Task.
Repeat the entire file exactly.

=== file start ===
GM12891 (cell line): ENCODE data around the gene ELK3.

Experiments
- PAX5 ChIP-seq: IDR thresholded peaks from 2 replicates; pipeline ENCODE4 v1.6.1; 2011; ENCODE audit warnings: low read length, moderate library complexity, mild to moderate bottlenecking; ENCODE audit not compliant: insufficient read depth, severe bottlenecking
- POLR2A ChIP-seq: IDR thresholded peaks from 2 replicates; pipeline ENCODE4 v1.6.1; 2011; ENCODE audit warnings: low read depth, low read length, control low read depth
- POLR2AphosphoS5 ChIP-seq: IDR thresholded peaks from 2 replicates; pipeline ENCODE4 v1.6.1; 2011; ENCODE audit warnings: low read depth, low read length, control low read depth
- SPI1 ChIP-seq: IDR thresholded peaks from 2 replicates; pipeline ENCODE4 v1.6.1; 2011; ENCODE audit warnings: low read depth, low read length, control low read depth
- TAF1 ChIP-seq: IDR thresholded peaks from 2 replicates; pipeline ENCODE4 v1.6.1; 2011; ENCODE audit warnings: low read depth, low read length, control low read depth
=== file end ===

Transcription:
GM12891 (cell line): ENCODE data around the gene ELK3.

Experiments
- PAX5 ChIP-seq: IDR thresholded peaks from 2 replicates; pipeline ENCODE4 v1.6.1; 2011; ENCODE audit warnings: low read length, moderate library complexity, mild to moderate bottlenecking; ENCODE audit not compliant: insufficient read depth, severe bottlenecking
- POLR2A ChIP-seq: IDR thresholded peaks from 2 replicates; pipeline ENCODE4 v1.6.1; 2011; ENCODE audit warnings: low read depth, low read length, control low read depth
- POLR2AphosphoS5 ChIP-seq: IDR thresholded peaks from 2 replicates; pipeline ENCODE4 v1.6.1; 2011; ENCODE audit warnings: low read depth, low read length, control low read depth
- SPI1 ChIP-seq: IDR thresholded peaks from 2 replicates; pipeline ENCODE4 v1.6.1; 2011; ENCODE audit warnings: low read depth, low read length, control low read depth
- TAF1 ChIP-seq: IDR thresholded peaks from 2 replicates; pipeline ENCODE4 v1.6.1; 2011; ENCODE audit warnings: low read depth, low read length, control low read depth